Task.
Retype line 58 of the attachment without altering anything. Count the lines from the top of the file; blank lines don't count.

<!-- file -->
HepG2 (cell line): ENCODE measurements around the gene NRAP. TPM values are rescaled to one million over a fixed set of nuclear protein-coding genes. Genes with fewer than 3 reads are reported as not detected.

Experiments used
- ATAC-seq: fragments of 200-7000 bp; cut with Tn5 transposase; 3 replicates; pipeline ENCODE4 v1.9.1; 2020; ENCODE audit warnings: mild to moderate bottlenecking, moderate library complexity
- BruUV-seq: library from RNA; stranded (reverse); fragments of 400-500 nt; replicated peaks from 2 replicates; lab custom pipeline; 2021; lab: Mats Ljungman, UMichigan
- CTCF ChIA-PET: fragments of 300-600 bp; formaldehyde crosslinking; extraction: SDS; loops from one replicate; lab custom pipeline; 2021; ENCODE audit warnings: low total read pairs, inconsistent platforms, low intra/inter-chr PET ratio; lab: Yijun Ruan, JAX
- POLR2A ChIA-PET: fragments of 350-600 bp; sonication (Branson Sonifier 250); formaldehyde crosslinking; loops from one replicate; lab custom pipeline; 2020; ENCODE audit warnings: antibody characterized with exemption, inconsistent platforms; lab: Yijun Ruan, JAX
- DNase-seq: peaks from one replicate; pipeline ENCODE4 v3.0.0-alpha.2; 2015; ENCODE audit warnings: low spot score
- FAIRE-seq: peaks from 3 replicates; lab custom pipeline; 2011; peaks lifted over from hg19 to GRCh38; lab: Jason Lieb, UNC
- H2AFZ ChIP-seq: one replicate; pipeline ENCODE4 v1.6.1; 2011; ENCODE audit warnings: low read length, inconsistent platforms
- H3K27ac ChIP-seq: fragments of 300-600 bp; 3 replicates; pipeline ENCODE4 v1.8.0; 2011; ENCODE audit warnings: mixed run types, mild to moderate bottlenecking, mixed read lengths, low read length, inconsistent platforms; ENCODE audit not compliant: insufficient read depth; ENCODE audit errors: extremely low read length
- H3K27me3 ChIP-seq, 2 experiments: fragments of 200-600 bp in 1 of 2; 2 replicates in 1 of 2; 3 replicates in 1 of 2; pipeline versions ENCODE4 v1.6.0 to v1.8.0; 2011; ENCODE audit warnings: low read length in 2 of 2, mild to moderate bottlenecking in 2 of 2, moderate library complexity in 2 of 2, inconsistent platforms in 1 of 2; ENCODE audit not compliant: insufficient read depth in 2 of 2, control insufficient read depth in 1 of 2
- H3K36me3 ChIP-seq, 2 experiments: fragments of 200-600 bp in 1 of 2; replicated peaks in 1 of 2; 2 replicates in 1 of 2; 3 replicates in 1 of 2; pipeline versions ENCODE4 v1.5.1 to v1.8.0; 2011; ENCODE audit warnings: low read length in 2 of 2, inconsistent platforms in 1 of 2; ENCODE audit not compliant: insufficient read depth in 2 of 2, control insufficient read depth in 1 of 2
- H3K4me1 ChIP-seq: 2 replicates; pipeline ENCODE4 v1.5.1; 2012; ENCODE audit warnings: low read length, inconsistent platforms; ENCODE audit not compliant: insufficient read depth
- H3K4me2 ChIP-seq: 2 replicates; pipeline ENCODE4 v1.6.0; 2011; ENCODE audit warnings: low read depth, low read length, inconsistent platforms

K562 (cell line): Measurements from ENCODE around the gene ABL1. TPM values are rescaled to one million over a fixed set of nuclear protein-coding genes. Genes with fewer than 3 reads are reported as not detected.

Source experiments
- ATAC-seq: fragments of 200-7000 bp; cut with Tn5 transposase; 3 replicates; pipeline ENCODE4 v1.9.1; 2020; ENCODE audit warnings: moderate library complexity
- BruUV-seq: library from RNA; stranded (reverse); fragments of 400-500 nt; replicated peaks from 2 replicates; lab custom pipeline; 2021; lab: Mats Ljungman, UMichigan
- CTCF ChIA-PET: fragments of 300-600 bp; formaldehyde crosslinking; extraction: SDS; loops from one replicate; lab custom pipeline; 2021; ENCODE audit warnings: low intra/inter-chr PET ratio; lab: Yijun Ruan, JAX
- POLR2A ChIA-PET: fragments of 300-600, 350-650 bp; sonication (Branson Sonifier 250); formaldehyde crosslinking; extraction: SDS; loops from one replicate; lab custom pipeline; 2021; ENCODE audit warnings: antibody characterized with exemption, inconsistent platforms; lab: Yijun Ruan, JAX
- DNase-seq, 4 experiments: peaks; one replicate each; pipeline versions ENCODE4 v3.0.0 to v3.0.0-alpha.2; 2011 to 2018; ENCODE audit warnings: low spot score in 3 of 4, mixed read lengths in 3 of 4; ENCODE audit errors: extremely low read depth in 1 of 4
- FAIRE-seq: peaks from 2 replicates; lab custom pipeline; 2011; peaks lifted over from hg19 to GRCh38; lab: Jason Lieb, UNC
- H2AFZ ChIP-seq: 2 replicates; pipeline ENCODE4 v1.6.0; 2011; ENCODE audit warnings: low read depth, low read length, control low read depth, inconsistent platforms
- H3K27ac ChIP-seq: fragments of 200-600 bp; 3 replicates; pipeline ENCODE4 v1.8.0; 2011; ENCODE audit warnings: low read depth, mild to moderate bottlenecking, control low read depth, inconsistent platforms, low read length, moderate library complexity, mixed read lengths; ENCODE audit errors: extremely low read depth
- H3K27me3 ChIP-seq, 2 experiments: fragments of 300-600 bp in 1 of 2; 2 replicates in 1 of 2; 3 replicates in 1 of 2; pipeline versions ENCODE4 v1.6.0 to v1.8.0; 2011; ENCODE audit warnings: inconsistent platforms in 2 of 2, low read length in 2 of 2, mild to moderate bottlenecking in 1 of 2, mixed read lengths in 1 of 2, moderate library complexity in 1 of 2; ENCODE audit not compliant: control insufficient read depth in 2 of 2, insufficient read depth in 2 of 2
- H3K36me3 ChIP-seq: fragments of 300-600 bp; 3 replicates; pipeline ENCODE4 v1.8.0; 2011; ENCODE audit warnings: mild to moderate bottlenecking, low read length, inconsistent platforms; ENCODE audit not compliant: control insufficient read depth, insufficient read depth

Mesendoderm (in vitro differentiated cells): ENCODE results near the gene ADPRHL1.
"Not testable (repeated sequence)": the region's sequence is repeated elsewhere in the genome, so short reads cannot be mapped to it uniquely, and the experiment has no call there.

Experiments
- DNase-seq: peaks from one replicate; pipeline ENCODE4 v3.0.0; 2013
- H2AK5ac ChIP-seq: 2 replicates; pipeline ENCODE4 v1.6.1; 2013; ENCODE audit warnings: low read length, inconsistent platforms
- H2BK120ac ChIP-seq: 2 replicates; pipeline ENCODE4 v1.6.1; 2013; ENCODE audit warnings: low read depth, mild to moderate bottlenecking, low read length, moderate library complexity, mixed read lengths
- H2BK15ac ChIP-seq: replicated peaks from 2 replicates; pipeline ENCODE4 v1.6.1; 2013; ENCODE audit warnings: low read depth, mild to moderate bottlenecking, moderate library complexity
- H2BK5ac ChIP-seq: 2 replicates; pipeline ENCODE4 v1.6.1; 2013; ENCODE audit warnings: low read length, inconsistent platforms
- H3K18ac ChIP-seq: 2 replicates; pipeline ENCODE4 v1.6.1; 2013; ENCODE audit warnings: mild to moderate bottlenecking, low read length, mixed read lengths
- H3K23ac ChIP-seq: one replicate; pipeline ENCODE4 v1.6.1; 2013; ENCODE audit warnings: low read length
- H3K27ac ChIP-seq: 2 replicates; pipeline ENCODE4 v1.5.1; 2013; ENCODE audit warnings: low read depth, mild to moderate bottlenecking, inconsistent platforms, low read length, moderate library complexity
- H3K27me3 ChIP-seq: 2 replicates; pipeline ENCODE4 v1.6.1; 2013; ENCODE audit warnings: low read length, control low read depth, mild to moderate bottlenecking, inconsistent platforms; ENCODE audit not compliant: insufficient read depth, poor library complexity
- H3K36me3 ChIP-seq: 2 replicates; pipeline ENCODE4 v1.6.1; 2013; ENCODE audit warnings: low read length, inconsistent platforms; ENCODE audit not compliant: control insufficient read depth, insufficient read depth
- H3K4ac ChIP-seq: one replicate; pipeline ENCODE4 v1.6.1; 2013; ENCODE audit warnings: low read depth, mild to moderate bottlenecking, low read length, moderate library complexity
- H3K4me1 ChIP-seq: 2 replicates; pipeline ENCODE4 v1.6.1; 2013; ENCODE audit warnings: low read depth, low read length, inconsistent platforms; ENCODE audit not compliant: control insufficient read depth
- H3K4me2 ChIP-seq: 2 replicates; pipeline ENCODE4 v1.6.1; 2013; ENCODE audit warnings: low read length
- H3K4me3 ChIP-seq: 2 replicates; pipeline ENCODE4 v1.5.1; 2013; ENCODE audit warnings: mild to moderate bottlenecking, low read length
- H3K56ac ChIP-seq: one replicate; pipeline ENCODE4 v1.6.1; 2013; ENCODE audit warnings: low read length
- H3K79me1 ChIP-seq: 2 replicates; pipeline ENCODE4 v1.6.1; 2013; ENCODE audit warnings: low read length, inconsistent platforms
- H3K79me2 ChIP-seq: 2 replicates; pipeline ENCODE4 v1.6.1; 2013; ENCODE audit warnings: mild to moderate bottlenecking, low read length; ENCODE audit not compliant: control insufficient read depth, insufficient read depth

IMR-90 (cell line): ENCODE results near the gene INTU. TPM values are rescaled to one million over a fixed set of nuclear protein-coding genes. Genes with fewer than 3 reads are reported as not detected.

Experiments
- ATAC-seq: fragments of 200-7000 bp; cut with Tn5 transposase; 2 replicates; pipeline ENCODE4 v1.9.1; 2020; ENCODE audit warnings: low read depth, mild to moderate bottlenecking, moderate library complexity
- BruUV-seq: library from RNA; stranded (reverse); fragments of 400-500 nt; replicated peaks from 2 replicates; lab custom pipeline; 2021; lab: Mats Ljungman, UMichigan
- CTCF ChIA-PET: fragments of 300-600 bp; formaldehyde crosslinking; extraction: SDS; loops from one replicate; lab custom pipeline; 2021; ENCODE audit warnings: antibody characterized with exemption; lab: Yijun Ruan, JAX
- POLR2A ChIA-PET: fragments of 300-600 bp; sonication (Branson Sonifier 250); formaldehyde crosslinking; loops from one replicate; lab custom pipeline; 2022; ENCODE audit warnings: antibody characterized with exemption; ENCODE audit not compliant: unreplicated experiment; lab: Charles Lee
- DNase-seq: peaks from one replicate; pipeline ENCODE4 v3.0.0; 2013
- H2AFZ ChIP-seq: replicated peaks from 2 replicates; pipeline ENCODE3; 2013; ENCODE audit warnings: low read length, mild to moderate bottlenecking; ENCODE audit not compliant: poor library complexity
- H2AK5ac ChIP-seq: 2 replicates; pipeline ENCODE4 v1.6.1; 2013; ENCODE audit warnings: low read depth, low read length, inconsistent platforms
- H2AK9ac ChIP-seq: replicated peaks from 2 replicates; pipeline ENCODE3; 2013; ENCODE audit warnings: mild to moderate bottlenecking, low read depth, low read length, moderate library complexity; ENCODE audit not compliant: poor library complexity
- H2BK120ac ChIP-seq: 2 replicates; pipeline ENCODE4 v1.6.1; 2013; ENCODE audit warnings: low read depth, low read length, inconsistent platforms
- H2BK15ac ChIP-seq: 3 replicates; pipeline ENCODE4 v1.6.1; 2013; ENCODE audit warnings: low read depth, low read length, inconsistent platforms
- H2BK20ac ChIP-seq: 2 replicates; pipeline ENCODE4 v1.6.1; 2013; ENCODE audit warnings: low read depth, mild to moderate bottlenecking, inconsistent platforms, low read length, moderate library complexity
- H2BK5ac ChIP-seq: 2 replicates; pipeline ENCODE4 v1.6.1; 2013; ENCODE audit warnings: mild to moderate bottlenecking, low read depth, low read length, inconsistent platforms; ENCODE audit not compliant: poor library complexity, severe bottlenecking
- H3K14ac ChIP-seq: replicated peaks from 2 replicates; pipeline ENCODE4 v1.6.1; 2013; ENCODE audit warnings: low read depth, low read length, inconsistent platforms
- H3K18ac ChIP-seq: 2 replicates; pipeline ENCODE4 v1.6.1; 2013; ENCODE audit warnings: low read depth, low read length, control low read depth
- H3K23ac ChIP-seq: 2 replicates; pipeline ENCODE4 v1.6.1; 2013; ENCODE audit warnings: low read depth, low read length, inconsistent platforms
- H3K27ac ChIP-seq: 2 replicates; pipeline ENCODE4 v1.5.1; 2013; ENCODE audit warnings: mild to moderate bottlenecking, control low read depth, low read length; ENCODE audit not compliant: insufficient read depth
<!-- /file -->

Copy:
- H2BK15ac ChIP-seq: 3 replicates; pipeline ENCODE4 v1.6.1; 2013; ENCODE audit warnings: low read depth, low read length, inconsistent platforms